Wash your jars and lids in warm, soapy water and rinse well. Place the jar rack into the pressure canner, set the clean jars in the canner, add water to the jars and fill canner to around 3-inches. Cover and boil jars for 10 minutes to sterilize. Warm your lids in a small pot of water over low heat. Keep jars and lids warm until they are ready to use.
Remove the beef stock from the refrigerator and skim off the fat that has risen to the top.
Return the stock to a large saucepot and bring to a boil over medium-high heat.
Spread a kitchen towel on the counter. Remove the warm jars from the canner using your jar lifter, drain, and line up on the towel.
Use the canning funnel and ladle and fill the jars with beef stock, leaving 1-inch headspace at the top of the jars.
Use your magnetic lid lifter to lift lids out of the warm water, center lid on the jar, and screw on band until it is fingertip tight.
Place the jars into pressure canner on the canning rack. Leave space in between the jars. Once the jars are all in canner, adjust the water level per your pressure canner's instructions. If adding water, use the hot water from the small pot you used to warm your lids.
Place the lid on the canner and lock it. Bring the canner to a boil over medium-high heat. Follow the directions for your pressure canner and vent steam for 10 minutes, add the pressure weight. Bring the canner to 10 pounds of pressure, and process pint jars for 20 minutes and quart jars for 25 minutes at altitudes of less than 1,000 ft. Adjust processing time for your altitude if necessary.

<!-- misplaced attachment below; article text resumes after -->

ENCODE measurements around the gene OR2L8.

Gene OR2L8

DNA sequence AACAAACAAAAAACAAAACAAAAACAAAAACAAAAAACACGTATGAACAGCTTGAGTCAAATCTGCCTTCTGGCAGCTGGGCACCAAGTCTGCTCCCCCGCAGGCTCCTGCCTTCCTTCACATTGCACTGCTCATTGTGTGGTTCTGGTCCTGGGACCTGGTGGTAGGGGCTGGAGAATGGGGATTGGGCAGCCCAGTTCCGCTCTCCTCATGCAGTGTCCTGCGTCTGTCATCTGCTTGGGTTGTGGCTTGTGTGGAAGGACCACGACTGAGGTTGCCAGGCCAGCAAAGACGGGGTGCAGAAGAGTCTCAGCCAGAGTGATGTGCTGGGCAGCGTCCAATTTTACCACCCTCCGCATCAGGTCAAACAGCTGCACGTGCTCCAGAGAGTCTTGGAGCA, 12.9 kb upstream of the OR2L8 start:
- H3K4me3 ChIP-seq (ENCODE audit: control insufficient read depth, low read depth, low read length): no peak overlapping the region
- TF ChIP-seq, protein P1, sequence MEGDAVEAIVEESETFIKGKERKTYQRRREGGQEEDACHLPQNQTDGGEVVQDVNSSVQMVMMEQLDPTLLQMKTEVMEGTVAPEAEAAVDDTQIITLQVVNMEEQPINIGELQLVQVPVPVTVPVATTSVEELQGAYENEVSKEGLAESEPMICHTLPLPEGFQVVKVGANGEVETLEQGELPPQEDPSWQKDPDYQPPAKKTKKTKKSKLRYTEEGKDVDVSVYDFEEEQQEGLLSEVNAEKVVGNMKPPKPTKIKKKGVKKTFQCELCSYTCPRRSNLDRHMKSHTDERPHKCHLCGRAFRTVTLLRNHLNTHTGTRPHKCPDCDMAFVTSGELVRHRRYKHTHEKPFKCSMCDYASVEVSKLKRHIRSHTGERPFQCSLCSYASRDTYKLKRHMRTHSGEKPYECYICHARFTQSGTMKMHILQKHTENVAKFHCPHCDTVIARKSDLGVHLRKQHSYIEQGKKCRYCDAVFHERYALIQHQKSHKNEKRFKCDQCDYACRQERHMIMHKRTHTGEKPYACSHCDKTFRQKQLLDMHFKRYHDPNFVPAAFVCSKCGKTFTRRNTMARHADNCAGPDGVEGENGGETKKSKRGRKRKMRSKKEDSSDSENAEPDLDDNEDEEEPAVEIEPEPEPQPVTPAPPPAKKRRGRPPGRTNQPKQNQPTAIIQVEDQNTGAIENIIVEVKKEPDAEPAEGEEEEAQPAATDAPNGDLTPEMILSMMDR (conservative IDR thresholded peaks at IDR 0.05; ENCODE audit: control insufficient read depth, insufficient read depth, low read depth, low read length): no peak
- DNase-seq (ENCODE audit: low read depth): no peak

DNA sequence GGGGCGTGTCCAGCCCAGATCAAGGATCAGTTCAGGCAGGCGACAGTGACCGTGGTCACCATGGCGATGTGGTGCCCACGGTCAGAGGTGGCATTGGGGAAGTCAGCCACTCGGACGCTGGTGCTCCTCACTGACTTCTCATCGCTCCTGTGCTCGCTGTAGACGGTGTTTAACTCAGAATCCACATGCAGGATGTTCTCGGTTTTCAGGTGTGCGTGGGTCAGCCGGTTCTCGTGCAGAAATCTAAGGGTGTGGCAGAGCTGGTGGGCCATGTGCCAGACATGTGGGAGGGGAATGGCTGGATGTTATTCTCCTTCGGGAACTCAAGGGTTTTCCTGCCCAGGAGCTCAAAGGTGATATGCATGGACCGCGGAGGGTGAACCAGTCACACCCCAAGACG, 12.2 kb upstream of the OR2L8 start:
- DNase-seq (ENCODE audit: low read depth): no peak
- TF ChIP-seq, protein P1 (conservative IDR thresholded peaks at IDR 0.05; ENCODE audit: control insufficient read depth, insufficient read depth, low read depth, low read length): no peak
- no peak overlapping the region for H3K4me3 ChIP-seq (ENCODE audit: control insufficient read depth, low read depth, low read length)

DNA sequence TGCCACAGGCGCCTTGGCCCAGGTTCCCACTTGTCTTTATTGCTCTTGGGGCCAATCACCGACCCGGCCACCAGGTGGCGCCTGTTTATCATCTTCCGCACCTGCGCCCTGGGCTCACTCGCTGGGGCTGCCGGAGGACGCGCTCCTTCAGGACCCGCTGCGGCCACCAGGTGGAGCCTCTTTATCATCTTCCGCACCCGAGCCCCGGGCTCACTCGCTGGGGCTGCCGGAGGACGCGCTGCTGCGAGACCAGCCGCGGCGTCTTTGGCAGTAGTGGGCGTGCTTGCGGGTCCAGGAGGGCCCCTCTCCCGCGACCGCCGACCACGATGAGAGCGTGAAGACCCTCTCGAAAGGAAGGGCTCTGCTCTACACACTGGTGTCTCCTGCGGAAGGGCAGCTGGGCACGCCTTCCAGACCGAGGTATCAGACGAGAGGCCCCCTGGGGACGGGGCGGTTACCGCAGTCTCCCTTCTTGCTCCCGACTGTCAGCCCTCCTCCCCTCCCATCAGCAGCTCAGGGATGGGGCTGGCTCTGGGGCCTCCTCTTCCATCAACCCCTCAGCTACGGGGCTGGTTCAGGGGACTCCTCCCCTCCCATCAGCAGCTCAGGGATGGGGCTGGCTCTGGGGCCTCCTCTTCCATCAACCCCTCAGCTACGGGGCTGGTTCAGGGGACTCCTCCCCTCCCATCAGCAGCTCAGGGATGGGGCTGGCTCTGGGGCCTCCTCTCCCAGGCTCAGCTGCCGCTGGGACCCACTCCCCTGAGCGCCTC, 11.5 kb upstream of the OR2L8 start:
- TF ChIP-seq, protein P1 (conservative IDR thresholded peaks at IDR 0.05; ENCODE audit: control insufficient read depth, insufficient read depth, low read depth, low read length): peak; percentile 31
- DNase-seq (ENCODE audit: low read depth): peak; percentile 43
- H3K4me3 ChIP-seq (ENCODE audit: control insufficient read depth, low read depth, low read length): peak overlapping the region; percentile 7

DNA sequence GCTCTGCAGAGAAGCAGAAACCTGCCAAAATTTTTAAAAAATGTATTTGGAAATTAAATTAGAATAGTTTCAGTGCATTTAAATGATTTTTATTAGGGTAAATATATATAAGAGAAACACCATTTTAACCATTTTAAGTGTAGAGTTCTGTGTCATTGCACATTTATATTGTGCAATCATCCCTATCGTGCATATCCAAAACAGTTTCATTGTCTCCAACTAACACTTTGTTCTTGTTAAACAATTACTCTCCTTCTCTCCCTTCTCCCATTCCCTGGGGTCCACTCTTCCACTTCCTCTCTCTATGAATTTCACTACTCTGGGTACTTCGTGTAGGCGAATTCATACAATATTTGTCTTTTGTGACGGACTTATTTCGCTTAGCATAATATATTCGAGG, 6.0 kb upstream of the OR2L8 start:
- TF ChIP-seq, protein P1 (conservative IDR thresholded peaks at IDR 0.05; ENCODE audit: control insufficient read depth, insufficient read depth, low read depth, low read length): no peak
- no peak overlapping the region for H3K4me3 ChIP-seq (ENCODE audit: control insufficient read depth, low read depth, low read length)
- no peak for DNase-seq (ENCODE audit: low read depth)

When processing time is complete, turn off the heat and allow the pressure canner to cool naturally until it reaches 0 pressure, about an hour.
Spread a kitchen towel on the counter and check the jars. Unlock the cover of the canner, and remove it by tilting the lid away from you so that steam does not burn your face. If jars are still boiling, let them sit in the canner for another 5 minutes, or until the boiling stops.
Use a jar lifter to lift jars carefully from canner and place on a kitchen towel. Let the jars cool for 12 to 24-hours. You should hear a "ping" as the jar lids seal.
After 12 to 24-hours, check to be sure the lids have sealed by pushing on the center. The lid should not pop back up. If the lid flexes up and down, it did not seal. Refrigerate the jar and use up within a few days or freeze for longer.
Once the jars are cool, remove the screw on bands and wash the jars. Label and date the jars. Store your jars in a cool, dark place and use within 12 months. Yields about 8 pints or 4 quarts depending on how long you cooked the stock.